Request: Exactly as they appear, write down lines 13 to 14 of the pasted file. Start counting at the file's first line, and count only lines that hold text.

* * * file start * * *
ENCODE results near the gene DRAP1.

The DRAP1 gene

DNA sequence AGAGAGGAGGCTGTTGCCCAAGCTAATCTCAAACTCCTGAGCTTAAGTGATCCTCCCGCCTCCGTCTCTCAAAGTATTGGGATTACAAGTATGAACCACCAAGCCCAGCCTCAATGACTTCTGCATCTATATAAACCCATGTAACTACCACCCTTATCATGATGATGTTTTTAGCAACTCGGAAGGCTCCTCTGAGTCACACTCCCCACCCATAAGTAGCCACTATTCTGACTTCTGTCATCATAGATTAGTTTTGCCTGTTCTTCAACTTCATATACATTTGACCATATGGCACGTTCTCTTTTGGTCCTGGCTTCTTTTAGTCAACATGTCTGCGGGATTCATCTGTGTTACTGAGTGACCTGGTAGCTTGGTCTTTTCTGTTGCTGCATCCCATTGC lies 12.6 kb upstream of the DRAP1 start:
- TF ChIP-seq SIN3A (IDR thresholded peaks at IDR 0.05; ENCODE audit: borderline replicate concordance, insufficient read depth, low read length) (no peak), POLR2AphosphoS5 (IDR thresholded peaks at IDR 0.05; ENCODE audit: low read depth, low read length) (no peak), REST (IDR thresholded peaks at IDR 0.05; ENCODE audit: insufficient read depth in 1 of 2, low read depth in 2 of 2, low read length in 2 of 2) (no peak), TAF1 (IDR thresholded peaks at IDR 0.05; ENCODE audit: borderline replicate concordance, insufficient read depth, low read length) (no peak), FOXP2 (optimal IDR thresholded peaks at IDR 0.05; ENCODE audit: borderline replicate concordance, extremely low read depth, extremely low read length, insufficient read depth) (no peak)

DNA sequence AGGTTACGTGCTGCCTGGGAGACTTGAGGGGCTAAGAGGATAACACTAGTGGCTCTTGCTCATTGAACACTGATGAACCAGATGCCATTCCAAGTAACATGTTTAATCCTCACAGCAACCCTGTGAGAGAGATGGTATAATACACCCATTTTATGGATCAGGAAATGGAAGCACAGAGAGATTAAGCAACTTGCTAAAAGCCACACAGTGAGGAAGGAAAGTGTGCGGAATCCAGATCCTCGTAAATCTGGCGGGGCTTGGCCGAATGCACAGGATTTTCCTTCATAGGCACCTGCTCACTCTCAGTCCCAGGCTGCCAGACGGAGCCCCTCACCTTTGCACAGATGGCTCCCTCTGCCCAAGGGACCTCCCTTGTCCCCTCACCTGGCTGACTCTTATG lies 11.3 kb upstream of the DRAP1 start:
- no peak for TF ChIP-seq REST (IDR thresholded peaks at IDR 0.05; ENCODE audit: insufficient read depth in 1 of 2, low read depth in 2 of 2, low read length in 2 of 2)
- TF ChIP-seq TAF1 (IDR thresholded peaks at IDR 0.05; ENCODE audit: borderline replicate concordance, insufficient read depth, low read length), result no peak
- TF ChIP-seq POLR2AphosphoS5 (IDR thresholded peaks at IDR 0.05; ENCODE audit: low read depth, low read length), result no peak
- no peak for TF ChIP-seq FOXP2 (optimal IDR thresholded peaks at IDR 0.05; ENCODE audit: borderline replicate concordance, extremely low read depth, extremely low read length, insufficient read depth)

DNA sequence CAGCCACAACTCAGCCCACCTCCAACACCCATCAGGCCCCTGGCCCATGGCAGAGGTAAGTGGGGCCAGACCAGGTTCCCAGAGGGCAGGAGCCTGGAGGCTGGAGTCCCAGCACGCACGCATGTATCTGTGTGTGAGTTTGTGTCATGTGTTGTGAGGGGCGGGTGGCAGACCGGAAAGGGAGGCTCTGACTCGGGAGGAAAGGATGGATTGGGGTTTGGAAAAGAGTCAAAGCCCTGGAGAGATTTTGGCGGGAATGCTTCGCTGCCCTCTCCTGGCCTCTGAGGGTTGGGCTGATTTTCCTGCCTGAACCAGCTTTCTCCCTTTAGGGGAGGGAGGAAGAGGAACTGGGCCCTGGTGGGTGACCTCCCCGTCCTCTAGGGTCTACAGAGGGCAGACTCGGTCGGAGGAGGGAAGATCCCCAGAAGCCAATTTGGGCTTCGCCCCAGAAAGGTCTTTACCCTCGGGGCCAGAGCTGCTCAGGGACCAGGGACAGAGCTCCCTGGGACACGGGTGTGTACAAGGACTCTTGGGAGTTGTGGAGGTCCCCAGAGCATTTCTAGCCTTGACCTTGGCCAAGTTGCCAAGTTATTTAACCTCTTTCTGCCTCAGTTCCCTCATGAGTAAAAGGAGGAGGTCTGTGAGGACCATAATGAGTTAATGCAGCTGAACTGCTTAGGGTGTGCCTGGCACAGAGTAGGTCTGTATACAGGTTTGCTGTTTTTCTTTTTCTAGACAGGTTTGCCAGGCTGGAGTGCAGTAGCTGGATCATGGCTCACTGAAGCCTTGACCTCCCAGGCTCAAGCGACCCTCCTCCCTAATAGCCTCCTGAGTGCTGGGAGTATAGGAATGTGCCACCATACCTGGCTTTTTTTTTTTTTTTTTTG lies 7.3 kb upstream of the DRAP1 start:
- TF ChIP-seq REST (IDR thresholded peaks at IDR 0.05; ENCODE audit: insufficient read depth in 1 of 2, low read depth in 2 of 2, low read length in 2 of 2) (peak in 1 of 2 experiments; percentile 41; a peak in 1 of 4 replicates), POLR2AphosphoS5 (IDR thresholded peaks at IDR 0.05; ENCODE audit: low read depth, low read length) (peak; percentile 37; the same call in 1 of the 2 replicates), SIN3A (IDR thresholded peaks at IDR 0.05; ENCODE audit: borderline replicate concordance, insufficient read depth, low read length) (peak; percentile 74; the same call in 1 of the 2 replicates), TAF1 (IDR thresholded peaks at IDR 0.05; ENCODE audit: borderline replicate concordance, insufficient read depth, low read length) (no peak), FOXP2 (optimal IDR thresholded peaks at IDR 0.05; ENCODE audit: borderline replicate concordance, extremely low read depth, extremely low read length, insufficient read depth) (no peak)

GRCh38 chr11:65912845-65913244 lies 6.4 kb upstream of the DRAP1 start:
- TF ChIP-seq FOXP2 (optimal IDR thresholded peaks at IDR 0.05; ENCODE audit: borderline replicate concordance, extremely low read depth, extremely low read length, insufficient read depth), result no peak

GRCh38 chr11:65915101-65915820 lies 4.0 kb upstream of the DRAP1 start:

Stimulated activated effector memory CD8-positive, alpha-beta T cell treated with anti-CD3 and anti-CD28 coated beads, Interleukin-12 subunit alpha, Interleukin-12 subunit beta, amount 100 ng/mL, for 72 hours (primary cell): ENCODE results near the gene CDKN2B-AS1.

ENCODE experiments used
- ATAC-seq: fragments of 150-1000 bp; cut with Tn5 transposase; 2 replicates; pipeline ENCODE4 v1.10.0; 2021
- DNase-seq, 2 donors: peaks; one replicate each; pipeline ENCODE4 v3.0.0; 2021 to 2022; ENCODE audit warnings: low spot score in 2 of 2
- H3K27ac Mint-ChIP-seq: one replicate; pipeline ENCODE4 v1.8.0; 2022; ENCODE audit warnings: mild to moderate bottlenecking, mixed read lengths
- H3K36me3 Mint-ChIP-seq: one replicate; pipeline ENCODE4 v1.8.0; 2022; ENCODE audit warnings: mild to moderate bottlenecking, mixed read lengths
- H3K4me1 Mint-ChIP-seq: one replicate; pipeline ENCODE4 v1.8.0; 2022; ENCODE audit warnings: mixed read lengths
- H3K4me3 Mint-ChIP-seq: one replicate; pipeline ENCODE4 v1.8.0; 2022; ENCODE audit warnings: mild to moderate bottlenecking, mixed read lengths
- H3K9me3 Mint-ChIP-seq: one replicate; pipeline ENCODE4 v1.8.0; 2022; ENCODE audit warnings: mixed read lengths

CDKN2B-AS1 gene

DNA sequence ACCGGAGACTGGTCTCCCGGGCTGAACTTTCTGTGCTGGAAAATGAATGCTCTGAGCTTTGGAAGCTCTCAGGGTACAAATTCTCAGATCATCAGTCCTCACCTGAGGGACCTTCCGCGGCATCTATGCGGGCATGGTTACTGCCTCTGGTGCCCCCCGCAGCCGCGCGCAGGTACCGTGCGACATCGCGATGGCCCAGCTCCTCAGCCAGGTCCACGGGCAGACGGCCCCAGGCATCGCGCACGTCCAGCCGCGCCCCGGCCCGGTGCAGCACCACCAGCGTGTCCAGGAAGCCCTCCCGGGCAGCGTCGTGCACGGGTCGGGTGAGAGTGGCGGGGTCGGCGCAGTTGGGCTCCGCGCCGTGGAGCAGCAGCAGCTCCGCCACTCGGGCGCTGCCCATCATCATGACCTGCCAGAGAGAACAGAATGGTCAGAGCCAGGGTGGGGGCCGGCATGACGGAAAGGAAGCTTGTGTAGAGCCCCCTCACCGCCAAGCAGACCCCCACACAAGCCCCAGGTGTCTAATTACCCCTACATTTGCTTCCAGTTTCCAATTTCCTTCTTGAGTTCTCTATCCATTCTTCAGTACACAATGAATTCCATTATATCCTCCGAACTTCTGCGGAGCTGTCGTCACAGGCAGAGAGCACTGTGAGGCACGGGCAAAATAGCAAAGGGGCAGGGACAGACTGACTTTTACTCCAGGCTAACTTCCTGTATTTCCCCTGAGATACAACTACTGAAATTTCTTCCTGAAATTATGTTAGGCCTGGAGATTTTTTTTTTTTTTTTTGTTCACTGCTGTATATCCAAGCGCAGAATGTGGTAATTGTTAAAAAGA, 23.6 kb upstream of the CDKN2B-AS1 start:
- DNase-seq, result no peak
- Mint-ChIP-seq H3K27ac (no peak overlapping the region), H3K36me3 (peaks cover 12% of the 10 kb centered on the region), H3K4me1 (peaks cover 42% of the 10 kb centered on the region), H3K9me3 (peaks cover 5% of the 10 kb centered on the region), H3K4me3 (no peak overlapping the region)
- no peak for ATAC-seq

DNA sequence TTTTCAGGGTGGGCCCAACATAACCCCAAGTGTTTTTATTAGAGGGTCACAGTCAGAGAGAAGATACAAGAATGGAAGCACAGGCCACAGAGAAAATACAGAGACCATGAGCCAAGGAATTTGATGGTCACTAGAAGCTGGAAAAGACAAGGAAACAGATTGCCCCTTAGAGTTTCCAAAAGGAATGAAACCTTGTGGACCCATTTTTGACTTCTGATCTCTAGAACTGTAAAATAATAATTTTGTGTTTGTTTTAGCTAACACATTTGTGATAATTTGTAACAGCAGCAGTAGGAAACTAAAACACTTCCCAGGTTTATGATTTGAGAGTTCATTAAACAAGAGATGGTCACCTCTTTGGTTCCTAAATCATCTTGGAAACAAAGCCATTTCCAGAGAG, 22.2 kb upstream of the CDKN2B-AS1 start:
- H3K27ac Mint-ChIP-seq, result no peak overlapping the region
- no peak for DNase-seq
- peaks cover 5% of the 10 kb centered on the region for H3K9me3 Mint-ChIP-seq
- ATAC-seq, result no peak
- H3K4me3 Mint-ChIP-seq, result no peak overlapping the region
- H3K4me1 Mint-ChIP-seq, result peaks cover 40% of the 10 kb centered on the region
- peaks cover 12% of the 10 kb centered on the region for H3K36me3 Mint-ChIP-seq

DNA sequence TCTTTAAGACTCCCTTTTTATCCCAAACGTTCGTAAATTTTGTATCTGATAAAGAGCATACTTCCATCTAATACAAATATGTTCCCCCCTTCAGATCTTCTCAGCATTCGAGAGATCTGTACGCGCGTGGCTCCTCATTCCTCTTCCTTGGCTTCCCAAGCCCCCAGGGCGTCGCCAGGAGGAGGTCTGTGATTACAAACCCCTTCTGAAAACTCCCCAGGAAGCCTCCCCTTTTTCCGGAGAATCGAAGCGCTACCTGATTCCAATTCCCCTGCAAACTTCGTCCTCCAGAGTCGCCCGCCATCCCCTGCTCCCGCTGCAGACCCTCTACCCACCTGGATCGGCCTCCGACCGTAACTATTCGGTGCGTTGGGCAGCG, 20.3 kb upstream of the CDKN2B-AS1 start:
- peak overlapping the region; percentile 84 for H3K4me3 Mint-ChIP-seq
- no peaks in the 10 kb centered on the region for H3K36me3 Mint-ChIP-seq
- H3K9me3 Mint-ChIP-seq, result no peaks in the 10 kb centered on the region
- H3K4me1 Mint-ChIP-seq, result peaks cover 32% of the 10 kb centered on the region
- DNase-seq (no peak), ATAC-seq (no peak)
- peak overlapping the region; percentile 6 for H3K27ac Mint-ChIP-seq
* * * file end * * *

- TF ChIP-seq FOXP2 (optimal IDR thresholded peaks at IDR 0.05; ENCODE audit: borderline replicate concordance, extremely low read depth, extremely low read length, insufficient read depth), result no peak

GRCh38 chr11:65915101-65915820 lies 4.0 kb upstream of the DRAP1 start: